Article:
## University Calculus: Early Transcendentals (3rd Edition)

$2$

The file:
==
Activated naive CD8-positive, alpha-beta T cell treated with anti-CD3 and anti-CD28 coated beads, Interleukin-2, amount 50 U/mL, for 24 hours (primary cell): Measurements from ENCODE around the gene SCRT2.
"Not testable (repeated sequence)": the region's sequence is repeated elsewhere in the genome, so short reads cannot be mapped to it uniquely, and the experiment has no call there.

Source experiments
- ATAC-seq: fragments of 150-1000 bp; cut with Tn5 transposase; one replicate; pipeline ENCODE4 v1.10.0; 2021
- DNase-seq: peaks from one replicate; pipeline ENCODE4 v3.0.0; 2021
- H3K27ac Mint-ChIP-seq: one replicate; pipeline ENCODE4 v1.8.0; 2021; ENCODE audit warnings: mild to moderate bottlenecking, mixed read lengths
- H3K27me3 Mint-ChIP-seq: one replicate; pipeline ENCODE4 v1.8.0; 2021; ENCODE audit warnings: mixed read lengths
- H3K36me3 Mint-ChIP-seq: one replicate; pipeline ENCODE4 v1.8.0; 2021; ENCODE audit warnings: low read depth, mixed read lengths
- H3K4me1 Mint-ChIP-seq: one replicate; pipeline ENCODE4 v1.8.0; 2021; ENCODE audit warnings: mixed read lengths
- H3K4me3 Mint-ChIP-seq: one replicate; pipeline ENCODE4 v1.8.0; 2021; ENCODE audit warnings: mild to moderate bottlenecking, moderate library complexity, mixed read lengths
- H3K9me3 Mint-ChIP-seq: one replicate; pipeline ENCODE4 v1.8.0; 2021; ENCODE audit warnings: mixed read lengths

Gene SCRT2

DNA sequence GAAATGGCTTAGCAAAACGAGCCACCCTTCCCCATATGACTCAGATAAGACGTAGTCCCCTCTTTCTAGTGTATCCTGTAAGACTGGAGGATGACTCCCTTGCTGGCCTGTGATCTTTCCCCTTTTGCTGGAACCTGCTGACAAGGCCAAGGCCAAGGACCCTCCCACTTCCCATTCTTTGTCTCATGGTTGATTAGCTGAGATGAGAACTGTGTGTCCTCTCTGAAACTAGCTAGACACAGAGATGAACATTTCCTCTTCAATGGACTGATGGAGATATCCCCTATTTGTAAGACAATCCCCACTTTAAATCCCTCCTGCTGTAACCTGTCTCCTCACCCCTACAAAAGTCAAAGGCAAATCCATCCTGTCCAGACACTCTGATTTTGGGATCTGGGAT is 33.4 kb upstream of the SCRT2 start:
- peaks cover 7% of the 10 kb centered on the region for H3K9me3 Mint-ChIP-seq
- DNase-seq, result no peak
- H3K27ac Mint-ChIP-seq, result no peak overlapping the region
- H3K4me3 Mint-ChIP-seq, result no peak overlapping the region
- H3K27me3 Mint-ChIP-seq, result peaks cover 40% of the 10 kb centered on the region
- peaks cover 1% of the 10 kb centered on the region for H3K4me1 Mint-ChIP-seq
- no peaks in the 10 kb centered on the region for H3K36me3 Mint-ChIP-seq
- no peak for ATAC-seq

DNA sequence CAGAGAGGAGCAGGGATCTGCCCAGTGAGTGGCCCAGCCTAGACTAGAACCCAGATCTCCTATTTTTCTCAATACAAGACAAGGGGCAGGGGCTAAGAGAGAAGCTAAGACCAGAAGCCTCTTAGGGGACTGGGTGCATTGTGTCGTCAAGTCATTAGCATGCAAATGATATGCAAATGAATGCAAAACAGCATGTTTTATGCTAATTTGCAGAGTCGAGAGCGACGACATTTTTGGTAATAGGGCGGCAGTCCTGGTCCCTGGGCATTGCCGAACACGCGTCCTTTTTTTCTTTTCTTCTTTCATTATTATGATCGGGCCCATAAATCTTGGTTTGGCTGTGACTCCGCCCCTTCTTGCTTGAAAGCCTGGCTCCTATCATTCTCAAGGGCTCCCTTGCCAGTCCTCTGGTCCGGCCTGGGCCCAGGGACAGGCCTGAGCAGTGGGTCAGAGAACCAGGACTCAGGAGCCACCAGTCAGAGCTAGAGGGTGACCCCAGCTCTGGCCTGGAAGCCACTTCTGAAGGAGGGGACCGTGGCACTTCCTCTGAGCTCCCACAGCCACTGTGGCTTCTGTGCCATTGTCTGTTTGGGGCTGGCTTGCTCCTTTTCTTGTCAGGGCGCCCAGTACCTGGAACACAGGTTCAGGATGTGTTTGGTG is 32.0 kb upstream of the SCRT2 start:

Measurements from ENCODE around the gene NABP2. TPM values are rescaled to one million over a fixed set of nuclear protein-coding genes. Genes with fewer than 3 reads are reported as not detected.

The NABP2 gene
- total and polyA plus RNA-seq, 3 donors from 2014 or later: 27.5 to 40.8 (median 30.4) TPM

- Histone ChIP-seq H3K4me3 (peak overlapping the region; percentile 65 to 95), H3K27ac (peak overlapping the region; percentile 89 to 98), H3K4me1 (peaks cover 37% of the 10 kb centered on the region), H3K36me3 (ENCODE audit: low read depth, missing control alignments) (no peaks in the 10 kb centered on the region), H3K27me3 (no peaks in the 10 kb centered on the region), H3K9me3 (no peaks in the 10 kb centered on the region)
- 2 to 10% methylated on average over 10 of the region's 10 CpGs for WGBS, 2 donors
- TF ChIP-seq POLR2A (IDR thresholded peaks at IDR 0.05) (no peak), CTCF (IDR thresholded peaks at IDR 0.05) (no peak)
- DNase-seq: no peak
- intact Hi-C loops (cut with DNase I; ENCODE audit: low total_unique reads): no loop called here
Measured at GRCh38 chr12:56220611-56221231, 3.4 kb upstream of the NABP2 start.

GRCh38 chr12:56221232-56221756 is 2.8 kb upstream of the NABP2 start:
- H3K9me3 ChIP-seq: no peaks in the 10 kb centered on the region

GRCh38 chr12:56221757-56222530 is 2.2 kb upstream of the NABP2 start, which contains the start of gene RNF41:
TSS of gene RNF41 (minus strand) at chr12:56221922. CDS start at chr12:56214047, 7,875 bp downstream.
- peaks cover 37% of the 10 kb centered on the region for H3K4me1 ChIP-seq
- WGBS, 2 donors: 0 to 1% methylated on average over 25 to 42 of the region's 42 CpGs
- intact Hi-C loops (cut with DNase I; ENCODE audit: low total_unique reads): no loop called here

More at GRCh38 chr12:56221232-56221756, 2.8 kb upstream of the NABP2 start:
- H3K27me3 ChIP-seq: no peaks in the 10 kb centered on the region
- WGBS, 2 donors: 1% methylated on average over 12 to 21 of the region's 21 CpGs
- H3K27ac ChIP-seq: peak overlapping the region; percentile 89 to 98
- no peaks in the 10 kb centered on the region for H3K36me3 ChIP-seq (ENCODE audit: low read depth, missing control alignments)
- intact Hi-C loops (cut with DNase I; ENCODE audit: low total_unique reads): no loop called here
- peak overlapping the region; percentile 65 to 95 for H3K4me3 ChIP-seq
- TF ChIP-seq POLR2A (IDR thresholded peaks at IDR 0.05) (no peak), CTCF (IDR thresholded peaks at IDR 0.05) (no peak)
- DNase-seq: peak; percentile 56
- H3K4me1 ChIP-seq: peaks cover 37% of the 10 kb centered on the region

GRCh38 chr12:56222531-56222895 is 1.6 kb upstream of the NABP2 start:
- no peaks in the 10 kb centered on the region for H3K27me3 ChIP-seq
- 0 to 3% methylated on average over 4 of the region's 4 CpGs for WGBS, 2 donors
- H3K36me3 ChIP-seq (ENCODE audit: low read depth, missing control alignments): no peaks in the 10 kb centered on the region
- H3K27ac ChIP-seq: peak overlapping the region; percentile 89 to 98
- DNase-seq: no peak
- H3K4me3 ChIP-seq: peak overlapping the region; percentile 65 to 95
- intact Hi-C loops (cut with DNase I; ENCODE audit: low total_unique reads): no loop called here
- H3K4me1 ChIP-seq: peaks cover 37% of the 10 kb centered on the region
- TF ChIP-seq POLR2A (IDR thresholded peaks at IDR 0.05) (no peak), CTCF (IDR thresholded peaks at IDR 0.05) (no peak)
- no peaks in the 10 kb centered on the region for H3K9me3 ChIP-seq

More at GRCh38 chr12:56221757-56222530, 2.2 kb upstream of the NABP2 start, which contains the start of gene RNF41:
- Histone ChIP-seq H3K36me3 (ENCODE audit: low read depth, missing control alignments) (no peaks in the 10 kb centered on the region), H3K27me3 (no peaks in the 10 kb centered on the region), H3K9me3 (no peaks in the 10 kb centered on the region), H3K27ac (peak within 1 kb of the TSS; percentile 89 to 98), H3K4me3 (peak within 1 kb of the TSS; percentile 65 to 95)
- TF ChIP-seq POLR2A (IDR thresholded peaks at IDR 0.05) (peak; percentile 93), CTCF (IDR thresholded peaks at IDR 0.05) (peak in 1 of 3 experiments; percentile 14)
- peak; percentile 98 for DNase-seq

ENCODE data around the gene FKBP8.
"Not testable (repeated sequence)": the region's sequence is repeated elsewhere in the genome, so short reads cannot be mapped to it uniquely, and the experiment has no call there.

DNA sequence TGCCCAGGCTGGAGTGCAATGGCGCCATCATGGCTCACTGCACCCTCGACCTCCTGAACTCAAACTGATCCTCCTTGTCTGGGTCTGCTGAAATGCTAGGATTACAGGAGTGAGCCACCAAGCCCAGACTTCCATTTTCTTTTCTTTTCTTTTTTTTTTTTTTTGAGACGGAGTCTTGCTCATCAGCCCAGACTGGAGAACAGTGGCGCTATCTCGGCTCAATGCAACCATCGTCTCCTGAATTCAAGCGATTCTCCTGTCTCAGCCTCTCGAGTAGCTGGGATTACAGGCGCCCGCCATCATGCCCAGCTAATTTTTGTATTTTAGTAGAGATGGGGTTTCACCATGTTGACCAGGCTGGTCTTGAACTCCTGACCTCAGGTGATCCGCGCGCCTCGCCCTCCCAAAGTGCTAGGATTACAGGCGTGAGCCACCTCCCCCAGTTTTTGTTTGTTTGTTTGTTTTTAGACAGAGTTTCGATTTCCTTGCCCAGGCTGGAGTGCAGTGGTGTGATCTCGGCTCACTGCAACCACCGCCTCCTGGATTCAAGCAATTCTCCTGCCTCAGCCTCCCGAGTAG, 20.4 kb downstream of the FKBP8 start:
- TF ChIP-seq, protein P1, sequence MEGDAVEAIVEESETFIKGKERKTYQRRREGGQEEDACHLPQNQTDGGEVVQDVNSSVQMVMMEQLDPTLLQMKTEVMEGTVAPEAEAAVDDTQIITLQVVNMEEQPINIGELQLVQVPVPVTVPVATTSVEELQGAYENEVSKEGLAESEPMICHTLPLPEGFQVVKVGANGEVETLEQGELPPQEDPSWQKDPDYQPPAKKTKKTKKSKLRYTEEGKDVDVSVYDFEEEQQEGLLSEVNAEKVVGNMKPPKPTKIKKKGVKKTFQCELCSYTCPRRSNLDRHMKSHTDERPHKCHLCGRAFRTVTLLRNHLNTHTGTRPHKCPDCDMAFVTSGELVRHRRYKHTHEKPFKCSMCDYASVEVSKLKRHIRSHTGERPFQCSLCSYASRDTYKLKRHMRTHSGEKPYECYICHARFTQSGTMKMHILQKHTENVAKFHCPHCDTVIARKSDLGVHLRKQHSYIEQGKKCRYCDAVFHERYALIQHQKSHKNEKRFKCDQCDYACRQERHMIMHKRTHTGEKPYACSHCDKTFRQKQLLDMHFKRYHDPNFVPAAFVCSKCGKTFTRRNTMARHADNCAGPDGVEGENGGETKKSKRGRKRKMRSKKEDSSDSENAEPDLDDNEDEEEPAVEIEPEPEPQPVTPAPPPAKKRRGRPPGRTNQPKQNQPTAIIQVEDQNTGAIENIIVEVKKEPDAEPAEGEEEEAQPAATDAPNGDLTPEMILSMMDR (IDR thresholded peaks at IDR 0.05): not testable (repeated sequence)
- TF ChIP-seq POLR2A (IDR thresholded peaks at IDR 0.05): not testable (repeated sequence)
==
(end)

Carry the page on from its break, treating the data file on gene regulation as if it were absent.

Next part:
Use the hyperbolic functions formulae such as: $\cosh x= \dfrac{e^x+e^{-x}}{2}$ Thus, $\text{sech} x=\dfrac{1}{\cosh x}=\dfrac{2}{e^x+e^{-x}}$ We are given $y=(x^2+1) \text{sech}(\ln x)$ or, $y=(x^2+1)\dfrac{2}{e^{\ln x}+e^{-\ln x}}=(x^2+1)\dfrac{2}{e^{\ln x}+e^{\ln x^{-1}}}=(x^2+1)\dfrac{2x}{x^2+1}=2x$ Now, $\dfrac{dy}{dx}=2$